Getting Hired When You're New to Tech
Written for tech newcomers
If I wanted more clicks, the title would be
How to get your dream tech Engineer job: what they don’t tell you (emotional)
Getting hired is hard. Getting hired from a low-leverage situation is even harder. If you are new to a field or have no full-time experience doing the same job that you’re applying for, you have low leverage against potential employers. Even though I am a big proponent of collaboration over competition, getting hired is like a fight. A fight to prove what you already know; that you are a driven, valuable, person to hire.
The bad news first
In my opinion, the bitter truth is that most employers hire for expertise, not potential. Hiring practices favor low-cost processing of resumes/applicants so that will always translate to metric reduction. Metric reduction is where you remove all nuance and make a judgment based on a single, or few, number/s. You see it in economics, academia, and workforce hiring. They seem to highly correlate with acronyms.
FTE (full-time experience), etc.
I have been rejected by so many potential employers and they seem to use the same phrases;
We’re looking for someone with a little bit more experience right now. Someone who can hit the ground running. Someone who has done this job before.
Oops, they don’t say that last sentence out loud.
More bad news - Acknowledging reality
I think it is important to acknowledge costs and limitations that most businesses have. At the end of my college years, in Fall/Winter 2017, I was applying for jobs in Seattle and Portland. I was living in Boise, Idaho at the time. I kept getting rejection after rejection despite being qualified for these data analyst positions I was applying for.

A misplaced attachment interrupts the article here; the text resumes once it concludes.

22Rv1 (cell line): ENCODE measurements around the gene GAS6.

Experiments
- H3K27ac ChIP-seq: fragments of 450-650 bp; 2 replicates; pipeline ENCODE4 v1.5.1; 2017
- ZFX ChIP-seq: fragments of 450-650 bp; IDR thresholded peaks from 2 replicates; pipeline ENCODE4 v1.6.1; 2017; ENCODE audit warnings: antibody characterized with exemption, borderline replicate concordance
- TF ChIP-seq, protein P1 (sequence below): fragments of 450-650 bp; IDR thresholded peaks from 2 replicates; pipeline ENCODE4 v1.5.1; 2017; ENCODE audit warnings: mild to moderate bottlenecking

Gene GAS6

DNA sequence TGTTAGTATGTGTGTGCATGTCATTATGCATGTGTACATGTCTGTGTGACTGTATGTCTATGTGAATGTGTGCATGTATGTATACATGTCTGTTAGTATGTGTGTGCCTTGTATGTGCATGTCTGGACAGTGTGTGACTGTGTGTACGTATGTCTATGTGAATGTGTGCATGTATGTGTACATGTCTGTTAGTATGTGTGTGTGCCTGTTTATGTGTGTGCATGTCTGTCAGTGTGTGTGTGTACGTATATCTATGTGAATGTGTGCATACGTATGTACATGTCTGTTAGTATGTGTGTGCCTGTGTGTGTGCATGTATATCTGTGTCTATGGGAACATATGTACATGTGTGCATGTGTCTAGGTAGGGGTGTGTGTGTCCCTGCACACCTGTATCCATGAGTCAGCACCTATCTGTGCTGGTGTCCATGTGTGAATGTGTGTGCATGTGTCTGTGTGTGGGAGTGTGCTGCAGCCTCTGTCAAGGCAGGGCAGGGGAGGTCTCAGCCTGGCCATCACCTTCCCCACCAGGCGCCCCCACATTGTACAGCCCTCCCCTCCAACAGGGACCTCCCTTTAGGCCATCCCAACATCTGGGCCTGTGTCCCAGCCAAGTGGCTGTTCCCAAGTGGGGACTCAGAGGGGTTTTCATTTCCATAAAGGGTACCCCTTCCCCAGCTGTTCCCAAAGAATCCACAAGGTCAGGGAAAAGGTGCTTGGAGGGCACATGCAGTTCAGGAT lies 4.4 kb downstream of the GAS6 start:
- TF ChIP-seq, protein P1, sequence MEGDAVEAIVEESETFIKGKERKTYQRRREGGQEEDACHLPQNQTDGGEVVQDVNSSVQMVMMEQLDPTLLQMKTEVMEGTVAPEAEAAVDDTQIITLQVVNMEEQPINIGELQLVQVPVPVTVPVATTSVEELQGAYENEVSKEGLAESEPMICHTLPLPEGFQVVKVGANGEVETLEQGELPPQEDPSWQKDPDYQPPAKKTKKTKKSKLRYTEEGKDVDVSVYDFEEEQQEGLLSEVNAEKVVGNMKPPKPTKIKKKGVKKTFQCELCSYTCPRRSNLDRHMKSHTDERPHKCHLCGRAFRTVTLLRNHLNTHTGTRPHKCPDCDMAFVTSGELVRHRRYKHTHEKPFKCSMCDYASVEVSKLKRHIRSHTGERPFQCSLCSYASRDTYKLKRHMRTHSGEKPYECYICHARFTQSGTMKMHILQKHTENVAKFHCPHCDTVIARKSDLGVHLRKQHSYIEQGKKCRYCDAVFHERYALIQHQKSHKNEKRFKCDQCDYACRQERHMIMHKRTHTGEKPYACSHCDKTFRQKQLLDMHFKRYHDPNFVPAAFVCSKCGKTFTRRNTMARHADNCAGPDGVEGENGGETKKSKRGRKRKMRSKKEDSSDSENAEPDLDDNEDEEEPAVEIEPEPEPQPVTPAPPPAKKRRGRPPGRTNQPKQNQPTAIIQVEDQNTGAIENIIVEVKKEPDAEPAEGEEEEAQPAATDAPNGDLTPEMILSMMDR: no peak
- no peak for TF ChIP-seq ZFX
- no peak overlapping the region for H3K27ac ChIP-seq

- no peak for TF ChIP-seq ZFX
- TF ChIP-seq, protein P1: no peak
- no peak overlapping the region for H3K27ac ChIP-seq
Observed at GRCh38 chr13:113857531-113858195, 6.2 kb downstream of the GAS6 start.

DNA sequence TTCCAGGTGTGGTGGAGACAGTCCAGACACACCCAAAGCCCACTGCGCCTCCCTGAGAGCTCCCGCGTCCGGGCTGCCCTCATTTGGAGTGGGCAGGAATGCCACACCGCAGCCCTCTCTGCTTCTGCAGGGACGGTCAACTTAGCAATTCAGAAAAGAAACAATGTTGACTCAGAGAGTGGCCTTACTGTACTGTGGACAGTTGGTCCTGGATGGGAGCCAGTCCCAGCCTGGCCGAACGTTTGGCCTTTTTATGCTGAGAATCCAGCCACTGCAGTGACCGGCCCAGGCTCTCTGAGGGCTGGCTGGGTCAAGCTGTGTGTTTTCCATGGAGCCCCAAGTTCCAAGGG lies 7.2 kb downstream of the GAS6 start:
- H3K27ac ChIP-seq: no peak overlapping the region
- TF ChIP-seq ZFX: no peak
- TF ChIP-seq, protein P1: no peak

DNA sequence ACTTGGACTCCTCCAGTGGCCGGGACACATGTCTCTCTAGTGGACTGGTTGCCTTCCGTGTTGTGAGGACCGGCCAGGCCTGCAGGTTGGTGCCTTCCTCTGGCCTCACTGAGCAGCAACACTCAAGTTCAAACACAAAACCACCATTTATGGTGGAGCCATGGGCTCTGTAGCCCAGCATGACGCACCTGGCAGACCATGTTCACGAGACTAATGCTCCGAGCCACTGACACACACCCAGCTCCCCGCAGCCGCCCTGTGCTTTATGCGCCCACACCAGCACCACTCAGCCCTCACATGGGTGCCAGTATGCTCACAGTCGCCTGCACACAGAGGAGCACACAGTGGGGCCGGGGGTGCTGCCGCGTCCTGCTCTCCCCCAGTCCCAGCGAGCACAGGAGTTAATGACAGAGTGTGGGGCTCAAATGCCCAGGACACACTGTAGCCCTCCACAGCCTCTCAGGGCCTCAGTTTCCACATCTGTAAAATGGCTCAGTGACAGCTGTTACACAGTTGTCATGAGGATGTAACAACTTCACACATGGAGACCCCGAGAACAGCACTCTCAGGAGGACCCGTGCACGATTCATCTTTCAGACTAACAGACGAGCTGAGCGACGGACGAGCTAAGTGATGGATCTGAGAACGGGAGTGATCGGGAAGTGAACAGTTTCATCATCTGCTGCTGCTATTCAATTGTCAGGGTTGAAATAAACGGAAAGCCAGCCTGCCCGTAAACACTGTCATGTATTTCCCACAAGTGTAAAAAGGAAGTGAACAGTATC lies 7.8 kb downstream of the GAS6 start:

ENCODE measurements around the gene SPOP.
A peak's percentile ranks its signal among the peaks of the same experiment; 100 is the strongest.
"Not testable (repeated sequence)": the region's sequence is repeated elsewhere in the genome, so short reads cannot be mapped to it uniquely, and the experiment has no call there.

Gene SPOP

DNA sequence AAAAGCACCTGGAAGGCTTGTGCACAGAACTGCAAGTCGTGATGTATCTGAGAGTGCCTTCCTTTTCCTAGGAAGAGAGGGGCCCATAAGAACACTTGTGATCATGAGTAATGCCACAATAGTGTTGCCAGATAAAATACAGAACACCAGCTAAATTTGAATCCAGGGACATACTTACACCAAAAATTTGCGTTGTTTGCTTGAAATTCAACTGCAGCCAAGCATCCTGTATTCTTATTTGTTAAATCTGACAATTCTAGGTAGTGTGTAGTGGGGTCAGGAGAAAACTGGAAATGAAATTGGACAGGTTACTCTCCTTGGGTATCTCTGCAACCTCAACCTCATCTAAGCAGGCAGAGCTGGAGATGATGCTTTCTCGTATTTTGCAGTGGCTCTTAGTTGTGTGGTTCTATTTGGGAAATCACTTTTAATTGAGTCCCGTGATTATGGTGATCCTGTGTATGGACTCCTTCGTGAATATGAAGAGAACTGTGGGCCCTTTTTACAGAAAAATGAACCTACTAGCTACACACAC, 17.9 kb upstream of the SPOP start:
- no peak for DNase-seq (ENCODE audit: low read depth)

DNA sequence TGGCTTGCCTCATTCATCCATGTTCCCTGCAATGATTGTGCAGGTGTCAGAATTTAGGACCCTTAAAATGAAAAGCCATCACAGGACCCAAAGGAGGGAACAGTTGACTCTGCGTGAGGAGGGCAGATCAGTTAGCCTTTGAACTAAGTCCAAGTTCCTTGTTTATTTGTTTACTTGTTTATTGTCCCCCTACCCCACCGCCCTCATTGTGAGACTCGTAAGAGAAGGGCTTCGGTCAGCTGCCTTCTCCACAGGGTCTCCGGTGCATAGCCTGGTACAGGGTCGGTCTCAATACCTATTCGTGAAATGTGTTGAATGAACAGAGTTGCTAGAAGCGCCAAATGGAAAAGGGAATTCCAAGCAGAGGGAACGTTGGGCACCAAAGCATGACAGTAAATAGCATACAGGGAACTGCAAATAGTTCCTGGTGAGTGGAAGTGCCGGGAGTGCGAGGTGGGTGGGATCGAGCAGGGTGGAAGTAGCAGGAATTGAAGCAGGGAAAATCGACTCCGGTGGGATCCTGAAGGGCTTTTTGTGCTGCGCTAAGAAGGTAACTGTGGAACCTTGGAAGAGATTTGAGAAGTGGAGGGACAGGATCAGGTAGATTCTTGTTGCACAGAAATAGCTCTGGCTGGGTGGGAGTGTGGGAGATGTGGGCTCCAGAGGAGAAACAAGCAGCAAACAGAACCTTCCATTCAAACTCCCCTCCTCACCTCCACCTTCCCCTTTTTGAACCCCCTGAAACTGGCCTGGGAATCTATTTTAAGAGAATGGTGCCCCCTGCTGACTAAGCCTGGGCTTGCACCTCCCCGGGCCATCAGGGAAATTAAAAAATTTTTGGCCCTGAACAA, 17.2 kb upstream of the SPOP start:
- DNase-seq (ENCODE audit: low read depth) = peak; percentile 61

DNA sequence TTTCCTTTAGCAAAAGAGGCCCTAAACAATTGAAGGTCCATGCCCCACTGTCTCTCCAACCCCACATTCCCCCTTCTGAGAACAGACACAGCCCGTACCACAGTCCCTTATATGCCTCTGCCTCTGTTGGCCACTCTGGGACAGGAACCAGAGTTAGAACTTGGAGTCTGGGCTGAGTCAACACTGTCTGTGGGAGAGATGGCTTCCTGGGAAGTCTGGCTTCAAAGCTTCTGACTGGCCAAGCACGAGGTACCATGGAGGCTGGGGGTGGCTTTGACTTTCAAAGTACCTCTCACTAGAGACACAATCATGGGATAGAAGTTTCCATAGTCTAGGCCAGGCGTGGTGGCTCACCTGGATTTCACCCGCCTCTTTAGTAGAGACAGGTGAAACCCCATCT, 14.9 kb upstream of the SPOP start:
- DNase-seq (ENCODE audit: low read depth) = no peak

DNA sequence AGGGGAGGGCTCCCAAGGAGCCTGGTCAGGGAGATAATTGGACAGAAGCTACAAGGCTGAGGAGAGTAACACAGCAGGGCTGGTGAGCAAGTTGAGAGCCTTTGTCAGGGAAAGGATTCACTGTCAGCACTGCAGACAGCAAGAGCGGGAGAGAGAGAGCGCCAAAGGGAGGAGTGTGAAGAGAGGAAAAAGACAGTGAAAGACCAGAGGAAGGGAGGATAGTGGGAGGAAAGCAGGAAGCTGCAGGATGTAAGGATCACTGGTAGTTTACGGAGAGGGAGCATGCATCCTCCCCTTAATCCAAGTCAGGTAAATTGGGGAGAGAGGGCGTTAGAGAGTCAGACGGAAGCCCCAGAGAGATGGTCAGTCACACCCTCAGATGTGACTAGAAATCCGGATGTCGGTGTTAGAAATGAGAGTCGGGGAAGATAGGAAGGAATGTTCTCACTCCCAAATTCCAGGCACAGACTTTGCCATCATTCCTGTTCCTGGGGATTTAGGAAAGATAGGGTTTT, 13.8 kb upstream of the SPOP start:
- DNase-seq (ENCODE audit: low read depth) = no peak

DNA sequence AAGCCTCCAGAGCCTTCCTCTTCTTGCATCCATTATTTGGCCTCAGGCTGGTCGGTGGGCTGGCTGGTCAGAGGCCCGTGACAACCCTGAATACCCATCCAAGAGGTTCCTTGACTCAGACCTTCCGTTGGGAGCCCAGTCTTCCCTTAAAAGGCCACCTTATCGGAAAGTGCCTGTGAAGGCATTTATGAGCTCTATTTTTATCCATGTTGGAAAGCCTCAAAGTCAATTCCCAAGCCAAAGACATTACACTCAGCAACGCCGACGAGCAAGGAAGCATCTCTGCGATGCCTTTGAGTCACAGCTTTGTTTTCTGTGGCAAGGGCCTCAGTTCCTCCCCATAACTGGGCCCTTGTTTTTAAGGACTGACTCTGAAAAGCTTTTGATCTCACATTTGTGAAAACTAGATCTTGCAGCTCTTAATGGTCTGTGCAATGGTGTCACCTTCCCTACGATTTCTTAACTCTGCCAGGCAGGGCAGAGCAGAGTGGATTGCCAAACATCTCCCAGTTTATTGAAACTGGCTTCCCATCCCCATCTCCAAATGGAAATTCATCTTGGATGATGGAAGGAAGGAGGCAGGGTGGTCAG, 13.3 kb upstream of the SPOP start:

One particularly bad application process had the potential Seattle employer offering a lower salary than what I ended up receiving in Boise (hint: they were looking to exploit me and my low-leverage situation). I couldn’t get Skype to work in our University’s telconferencing room, despite starting about 45 minutes early. I missed the meeting and got scolded by the recruiter. I cried my whole walk back to my car.
After months of applying to big city jobs and getting rejected, I talked to a fantastic mentor of mine. She said;
Yes, you are highly skilled and have value to bring to the table. But you have to acknowledge where businesses are coming from. They can’t hire you until you graduate. They don’t know if you’ll actually be moving to another city. They have costs associated with hiring straight out of college.
And I think her words would not have registered if she wasn’t already a huge cheerleader for my success.
Business typically do not do mentoring well and hiring a newbie is a minefield that many do not want to deal with. Right or wrong, they have their profits in mind. It could be argued that they are only thinking of short-term profits, but that is a separate can of worms.
Finally, the good news
The good news is that tech is in such high demand, that given these FIVE EASY :eye_roll_emoji: STEPS, anybody can get well-paying job!
Live near a tech hub!
Network your butt off because you want to catch those unicorn job openings that are hiring for potential. They are typically never listed.
Practice computer skills and tools listed on dream job requirements. Assuming you have the proper set-up, which is often a challenge on it’s own.
Bring those practiced skills into your current job or volunteer situations; open source, non-profits that are more than happy to borrow your skill-set, etc. Having real-world, yet not full-time, experience goes a longer way than just potential.
After a few months or years of this, you will be set for your first junior level position
I totally didn’t mean for this post to be so negative.
Getting hired for potential is very hard work. I haven’t even touched upon how our society correlates business worth, with personal worth. So every rejection will feel like a rejection of your person.
I believe that this hustle, process, fight, is one worth having. Getting hired is a bit of a chess-match where the goal is to get the right people to like, and believe, in you. I think for all the enthusiasm surrounding welcoming new-comers, it is important to acknowledge these challenges so that newcomers have a clear path forward!